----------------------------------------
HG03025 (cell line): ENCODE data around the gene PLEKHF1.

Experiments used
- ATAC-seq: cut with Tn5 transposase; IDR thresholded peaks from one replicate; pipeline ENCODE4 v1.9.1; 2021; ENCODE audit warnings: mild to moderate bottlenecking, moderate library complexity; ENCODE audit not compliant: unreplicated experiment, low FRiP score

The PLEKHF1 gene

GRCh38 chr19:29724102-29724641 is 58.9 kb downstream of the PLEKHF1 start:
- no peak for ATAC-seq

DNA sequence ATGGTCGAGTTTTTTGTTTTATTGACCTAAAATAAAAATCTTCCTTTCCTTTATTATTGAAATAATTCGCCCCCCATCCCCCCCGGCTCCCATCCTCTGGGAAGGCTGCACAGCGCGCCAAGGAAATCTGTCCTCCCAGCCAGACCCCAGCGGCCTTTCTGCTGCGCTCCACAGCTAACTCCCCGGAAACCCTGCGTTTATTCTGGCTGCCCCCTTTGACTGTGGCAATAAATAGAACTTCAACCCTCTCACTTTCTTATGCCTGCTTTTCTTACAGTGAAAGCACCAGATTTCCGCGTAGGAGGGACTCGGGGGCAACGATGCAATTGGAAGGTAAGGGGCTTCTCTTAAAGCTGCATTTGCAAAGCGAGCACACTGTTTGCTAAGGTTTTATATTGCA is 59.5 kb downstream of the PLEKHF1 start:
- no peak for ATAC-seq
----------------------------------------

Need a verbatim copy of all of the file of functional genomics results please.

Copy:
HG03025 (cell line): ENCODE data around the gene PLEKHF1.

Experiments used
- ATAC-seq: cut with Tn5 transposase; IDR thresholded peaks from one replicate; pipeline ENCODE4 v1.9.1; 2021; ENCODE audit warnings: mild to moderate bottlenecking, moderate library complexity; ENCODE audit not compliant: unreplicated experiment, low FRiP score

The PLEKHF1 gene

GRCh38 chr19:29724102-29724641 is 58.9 kb downstream of the PLEKHF1 start:
- no peak for ATAC-seq

DNA sequence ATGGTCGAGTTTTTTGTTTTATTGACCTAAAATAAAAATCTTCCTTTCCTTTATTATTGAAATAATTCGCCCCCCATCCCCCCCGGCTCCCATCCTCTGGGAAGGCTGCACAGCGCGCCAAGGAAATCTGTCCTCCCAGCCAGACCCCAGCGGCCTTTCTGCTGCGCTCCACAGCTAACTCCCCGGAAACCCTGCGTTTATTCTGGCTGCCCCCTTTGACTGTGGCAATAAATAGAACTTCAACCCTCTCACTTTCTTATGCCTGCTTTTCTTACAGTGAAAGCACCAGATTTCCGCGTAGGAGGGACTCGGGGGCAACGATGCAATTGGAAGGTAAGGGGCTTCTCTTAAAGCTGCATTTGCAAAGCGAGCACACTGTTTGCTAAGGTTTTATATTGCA is 59.5 kb downstream of the PLEKHF1 start:
- no peak for ATAC-seq